Roaring out of Birmingham, England, in 1975, Jameson Raid palled around with fellow Brummies Black Sabbath and named themselves after a failed 19th century attack that helped kick off South Africa’s Second Boer War. Their three-song 1979 debut featured the infectious “It’s a Crime,” which comes across like a deadly hard-glam version of Budgie. Still fronted by vocalist Terry Dark, they’re going strong as of 2022.

A.R.C., a punky proto-metal group from the UK, released the boozy single “Home Made Wine” b/w “The Chase” in 1979 and—as far as we know—were never heard from again. They’re not to be confused with a gang of Tolkien enthusiasts also called A.R.C., who released two NWOBHM singles in the early ’80s and actually were heard from again. Nonetheless, the A.R.C. we have here was led by a thirsty lad named Klaus Brunnenkant, who liked to rock n’ roll all night and party every day.

Both sides of Metropolis’ sole single bear the legend, “Unauthorized duplication shall result in getting your ass beat.” This San Jose metal squad released their only single in 1986 and dedicated it to Metallica bassist Cliff Burton, who had recently been killed in a bus accident. “The Raven” is the serpentine NWOBHM- and Edgar Allan Poe-influenced flipside to “Time Heals Everything,” and yeah, you can hear the guitars going out of tune on the solo, but that’s part of the charm.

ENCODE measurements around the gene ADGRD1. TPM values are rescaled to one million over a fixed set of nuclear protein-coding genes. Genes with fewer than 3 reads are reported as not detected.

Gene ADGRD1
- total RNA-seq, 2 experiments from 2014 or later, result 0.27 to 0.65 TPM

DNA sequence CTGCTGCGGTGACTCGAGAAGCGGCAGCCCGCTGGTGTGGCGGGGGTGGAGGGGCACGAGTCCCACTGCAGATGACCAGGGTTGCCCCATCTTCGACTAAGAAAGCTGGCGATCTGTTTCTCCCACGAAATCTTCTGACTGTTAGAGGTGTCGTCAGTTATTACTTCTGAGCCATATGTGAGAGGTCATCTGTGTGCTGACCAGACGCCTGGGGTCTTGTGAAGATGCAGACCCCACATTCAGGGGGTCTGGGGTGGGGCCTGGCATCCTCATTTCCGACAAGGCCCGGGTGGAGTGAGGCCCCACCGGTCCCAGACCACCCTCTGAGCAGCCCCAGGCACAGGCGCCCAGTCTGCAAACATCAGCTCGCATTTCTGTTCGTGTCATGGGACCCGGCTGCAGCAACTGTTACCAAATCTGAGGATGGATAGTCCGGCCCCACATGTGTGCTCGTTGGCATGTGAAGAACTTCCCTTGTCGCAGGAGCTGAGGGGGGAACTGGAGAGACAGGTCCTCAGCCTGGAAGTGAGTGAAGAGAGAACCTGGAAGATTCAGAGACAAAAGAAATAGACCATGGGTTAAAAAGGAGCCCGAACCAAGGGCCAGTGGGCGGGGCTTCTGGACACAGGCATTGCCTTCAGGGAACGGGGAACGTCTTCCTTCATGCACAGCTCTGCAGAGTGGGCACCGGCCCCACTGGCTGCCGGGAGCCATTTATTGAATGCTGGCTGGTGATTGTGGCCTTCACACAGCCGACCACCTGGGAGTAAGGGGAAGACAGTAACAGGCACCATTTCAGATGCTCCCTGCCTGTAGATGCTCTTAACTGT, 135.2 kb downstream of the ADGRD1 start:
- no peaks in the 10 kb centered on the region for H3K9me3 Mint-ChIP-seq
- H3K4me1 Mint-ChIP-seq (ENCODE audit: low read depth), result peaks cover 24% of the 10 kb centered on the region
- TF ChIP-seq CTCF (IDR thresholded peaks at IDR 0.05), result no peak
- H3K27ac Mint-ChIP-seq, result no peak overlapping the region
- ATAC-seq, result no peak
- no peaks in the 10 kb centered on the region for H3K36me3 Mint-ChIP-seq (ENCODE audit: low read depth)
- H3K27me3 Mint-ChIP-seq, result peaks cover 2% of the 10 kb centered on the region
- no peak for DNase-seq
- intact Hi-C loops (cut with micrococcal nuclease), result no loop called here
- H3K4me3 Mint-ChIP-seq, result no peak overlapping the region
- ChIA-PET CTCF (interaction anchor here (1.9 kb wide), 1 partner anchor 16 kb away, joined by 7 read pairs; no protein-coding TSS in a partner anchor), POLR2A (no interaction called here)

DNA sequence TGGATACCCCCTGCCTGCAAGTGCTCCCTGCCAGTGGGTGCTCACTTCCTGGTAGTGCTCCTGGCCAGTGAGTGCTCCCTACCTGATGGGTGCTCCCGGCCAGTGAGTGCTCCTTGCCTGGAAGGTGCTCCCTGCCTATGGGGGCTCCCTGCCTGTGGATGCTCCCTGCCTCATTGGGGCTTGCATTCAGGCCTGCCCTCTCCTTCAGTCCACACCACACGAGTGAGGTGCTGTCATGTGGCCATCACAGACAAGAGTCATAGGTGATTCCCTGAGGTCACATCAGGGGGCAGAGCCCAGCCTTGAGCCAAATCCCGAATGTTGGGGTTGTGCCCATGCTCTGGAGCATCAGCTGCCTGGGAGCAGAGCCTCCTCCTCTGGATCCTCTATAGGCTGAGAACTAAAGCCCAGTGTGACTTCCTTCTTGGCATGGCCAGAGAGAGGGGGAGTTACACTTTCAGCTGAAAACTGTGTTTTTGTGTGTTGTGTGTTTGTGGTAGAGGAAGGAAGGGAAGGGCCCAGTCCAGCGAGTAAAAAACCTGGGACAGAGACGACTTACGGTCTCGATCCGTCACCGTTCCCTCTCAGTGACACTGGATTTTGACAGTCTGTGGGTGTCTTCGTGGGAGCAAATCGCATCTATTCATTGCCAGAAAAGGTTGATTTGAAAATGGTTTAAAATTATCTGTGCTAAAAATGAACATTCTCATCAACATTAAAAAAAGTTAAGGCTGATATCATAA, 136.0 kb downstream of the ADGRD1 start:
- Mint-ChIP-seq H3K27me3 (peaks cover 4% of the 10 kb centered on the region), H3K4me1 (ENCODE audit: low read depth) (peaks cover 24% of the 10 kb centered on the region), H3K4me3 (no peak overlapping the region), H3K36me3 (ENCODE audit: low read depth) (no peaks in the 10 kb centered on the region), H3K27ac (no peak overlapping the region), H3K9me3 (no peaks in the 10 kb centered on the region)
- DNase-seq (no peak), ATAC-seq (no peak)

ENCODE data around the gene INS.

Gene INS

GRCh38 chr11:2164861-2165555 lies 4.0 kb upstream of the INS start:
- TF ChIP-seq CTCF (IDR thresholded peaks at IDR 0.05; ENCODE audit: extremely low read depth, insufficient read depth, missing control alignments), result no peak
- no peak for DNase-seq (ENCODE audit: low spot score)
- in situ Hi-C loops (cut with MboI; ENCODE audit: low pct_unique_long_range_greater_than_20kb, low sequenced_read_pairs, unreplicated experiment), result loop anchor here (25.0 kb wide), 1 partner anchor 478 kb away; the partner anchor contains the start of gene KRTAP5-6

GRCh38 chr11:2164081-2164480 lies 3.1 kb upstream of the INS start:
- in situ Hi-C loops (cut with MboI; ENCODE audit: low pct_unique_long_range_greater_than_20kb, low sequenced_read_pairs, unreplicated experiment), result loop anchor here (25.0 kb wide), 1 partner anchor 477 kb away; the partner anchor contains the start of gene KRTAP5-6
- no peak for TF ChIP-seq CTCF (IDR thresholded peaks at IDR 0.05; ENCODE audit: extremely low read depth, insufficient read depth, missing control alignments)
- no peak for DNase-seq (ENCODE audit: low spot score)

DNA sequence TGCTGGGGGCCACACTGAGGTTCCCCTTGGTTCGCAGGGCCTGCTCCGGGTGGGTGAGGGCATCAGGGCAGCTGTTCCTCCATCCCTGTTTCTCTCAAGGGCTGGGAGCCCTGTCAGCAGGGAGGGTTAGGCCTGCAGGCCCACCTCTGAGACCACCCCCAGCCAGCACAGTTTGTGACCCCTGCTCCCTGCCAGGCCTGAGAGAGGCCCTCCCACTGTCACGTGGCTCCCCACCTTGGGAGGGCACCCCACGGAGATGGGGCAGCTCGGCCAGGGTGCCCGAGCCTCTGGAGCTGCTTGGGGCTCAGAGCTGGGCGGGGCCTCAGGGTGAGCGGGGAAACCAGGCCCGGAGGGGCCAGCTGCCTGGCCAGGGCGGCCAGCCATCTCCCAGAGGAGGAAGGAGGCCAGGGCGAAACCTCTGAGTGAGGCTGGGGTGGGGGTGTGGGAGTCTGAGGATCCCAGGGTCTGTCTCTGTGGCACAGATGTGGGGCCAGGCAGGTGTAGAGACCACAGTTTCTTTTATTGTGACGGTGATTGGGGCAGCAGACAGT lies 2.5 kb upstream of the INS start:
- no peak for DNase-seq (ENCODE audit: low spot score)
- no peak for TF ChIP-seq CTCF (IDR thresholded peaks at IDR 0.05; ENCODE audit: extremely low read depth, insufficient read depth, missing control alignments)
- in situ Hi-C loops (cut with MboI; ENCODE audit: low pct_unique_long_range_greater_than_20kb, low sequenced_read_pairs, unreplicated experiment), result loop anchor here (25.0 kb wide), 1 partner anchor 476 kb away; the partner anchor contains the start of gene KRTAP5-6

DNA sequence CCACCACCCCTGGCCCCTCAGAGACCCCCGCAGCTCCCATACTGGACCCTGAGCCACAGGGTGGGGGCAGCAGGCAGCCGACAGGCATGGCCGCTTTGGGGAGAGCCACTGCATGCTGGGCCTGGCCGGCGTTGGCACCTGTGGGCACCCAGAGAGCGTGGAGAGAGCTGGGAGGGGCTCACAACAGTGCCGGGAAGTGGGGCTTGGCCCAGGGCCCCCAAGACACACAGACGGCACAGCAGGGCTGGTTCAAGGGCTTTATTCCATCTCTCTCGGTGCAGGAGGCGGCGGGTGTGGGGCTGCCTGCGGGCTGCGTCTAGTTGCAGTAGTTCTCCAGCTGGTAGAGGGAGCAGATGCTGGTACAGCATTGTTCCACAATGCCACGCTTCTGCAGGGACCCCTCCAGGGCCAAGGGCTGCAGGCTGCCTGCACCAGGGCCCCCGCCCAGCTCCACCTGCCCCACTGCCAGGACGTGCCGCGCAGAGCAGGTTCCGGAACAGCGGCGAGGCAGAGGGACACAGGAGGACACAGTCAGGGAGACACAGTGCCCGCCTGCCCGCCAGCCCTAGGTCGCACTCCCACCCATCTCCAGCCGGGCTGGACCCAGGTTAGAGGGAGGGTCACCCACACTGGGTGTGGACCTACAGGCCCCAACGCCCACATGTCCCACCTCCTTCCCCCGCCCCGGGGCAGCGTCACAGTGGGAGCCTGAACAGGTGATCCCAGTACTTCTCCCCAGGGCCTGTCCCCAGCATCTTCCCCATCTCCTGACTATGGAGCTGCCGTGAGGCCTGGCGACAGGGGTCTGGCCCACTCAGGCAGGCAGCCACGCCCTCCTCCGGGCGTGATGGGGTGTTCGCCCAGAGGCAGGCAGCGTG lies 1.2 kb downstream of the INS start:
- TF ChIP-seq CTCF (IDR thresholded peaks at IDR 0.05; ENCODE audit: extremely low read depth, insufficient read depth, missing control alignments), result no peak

Of the two dozen or so metal bands that have called themselves Prowler over the years, we’re pretty sure this particular Prowler is the only one from San Diego. These dudes take a thrashier approach than most of the bands here on Scrap Metal 2: “Temporary Insanity” strikes a deft balance between early Anthrax and early Testament, with just enough hard rock swing to keep it from getting overly staccato. Self-released in ’86 as the band’s only single, the song is the flip to “I Love It.”

Not much is known about Christian Steel beyond this: They put out their only single in 1983, which boasted “Need Your Love” as the flip to “I Don’t Want To.” The former, included here, sounds kinda like a dizzy, more metallic version of ’70s Jersey rockers Starz, who famously influenced the likes of Mötley Crüe, Poison and Twisted Sister.

Ohio guitarist/vocalist Marty Soski’s career dates back to at least 1969 with the Inside Experience track “Be On My Way,” which we unearthed for our own Brown Acid: The Third Trip. This time, we’ve got a monster Soski cut that he recorded under the name Black Rose. Released in 1982, the absolutely smokin’ “Sidewinder” was the A-side on the band’s sole single. The main riff isn’t far off from Y&T’s major-label banger “Mean Streak,” which was released the following year.

When Dark Age titled their 1987 album The Youngest Metal Band in the World, they weren’t even sort of kidding. Legend has it that “Star Trippin’,” which was released as a single a year earlier, was written by guitarist CJ Rininger when he was just 12 years old. His brother Dave, the vocalist, was two years younger. Old photos of the band—complete with pineapple haircuts—seem to bear this story out. Either way, the song is pure flash metal, conjuring Sunset Strip sleaze all the way from Ohio.

By now, all you heads know Los Angeles magic men Sorcery from their storied appearance in—and soundtrack for—the death-defying Ozploitation flick Stunt Rock. What we have here in “Whales” is a previously unreleased track from the same 1978 recording sessions. It’s a little bit Zeppelin, a little bit prog, and a whole lotta thundering riffage. Why this languished in the vaults for so long is anyone’s guess. Better late than never!


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CD, Vinyl